Views & Reviews Between the Lines

Curing crime

BMJ 2009; 338 doi: https://doi.org/10.1136/bmj.b2240 (Published 03 June 2009) Cite this as: BMJ 2009;338:b2240
  1. Theodore Dalrymple, writer and retired doctor

    Even Homer nods, so Horace said, by which he meant that even the greatest poets sometimes write dud lines; or, as Somerset Maugham put it, only a very mediocre writer is always at his best.

    G K Chesterton was a brilliant writer with an oeuvre so vast that it was inevitably of variable quality. Many of his aphorisms involved a reversal of terms, as in one that should be put up in neon lights in the office of every minister of health: “The reformer is always right about what is wrong. He is generally wrong about what is right.”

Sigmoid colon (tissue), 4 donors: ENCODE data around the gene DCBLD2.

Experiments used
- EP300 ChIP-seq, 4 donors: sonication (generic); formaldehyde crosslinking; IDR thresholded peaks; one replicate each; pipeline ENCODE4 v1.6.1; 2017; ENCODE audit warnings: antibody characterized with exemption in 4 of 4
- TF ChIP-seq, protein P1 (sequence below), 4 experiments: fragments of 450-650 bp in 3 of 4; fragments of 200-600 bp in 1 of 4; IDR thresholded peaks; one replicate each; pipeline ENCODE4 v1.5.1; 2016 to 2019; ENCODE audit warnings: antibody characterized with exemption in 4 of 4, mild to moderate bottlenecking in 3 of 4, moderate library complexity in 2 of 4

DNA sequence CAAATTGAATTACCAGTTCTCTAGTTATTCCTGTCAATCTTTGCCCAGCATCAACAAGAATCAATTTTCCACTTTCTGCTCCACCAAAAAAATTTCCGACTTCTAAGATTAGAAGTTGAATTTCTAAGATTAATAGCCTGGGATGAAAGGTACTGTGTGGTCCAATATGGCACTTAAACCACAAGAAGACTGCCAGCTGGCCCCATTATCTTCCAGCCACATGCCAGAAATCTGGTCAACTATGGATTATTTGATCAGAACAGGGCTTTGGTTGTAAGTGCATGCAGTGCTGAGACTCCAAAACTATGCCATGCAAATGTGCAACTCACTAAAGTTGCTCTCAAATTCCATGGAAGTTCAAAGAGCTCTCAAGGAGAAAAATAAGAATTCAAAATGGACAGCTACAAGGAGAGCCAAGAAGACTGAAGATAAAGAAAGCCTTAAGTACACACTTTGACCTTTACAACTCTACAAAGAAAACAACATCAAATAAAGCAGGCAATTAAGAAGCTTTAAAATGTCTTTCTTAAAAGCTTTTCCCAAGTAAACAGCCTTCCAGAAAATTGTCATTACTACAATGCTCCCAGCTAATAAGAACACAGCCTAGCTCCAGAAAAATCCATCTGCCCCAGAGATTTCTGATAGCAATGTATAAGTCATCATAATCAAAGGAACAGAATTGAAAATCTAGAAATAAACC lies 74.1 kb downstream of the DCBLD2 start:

In 1912, he published a rather strange and not altogether satisfactory metaphysical novel …

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